Target-outcome ETFs, which attempt to deliver a specified return no matter what the market is doing, are designed to keep investors on track with their goals, whatever those may be. But when the market tanks, some target-outcome ETFs work better than others.
Over the past 12 months, TAIL is up 11%. Meanwhile, its next nearest competitor, the $106 million WBI BullBear Global Income ETF (WBII), is down 1%.
Riding Tail Risk To Profit
Until recently, however, TAIL was significantly underperforming the S&P 500. It was only when the stock market started to plummet earlier this month that TAIL began to soar:
Source: StockCharts.com; data as of Dec. 27, 2018
It's hard not to notice in the above chart that for every major slide the S&P 500 has seen this year, there was an equal and opposite boost in TAIL. That's because TAIL is specifically designed to protect against significant drops in the S&P 500—so-called tail-risk situations (read: "Journal Of Indexes: Tails, You Lose.")
To do this, TAIL uses an actively managed options strategy. Generally, the ETF holds mostly cash and Treasuries in its portfolio, but each month, it invests 1% of its holdings in out-of-the-money put options on the S&P 500 Index. (An out-of-the-money put option is a contract with a strike price that's lower than the market price of the underlying asset.)
If the S&P 500 Index falls below the options' strike price, TAIL's options allocation makes a nice chunk of change. If not, however, the options expire, making them worthless.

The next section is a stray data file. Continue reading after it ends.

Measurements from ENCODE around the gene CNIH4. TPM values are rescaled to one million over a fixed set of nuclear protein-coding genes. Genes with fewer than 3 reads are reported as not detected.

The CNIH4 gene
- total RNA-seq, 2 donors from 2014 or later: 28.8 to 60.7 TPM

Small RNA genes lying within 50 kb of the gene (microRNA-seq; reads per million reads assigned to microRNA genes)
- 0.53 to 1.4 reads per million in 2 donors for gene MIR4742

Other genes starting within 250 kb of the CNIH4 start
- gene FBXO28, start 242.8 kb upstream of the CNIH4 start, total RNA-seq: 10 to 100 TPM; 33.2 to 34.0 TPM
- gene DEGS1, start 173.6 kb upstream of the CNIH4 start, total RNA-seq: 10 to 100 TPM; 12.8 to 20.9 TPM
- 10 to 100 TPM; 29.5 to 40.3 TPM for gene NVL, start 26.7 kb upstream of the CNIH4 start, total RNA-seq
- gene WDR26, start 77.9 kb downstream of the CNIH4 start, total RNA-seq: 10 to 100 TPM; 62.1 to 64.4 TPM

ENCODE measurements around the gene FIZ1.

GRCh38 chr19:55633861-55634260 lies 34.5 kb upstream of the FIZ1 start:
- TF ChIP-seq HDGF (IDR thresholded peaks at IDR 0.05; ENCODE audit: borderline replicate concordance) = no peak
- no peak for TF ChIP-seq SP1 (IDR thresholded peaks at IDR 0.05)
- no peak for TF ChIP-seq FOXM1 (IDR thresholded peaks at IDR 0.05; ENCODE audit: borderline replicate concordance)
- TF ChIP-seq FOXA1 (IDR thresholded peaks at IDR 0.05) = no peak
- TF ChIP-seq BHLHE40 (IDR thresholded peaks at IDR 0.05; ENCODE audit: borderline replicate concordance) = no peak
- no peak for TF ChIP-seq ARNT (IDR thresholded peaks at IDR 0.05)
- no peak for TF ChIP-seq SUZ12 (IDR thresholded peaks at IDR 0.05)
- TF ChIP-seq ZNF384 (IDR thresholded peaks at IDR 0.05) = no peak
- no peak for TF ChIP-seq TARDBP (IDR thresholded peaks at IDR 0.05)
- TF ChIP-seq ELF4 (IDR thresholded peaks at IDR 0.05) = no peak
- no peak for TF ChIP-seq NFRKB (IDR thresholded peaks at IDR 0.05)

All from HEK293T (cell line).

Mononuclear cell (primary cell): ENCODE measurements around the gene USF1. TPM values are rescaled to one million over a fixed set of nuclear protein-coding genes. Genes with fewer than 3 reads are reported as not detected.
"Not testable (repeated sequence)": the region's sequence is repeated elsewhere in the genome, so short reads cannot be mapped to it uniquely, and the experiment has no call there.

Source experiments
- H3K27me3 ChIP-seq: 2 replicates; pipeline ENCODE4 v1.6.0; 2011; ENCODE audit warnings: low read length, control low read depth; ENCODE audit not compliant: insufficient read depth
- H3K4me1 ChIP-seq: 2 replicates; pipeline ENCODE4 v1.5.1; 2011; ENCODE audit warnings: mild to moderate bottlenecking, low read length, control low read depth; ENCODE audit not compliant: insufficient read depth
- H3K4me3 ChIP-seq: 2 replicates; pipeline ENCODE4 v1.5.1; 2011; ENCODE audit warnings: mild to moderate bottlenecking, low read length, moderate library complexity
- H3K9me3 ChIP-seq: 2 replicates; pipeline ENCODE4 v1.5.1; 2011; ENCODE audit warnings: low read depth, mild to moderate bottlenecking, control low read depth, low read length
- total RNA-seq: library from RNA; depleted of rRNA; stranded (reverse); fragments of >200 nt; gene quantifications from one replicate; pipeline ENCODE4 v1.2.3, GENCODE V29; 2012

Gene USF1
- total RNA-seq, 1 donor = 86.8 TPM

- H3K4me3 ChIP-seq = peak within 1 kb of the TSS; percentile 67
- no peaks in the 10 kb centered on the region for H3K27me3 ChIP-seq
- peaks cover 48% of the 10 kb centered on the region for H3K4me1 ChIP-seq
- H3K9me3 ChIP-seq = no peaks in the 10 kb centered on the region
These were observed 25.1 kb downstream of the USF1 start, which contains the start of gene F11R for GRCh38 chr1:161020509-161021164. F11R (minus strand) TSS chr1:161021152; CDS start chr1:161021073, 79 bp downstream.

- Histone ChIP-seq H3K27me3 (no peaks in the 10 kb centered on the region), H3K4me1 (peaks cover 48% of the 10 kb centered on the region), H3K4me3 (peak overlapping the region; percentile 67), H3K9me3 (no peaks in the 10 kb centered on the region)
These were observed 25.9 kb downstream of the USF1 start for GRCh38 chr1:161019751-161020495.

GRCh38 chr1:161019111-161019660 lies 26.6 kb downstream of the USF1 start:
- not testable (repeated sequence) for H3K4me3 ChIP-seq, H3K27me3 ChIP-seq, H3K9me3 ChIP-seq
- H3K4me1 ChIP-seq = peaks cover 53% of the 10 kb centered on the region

It's a strategy that obviously works better in down markets than up ones, and stock market plunges—like the one we've seen this December—are precisely where TAIL shines. Over the past month, for example, TAIL is up 15%; over the past three months, the ETF has risen 24%.
High Costs For TAIL
TAIL charges 0.59% annually—a price tag that might sound high at first, but that is actually 0.36% cheaper than the average target-outcome ETF.
Yet TAIL is a small and thinly traded ETF, with only $656K in shares traded daily on average. In addition, its average spread of 0.47% is on the high side, both for target-outcome ETFs and ETFs as a whole.
As a market-hedging instrument, TAIL has its advantages, but investors should trade this ETF with care.
Contact Lara Crigger at [email protected]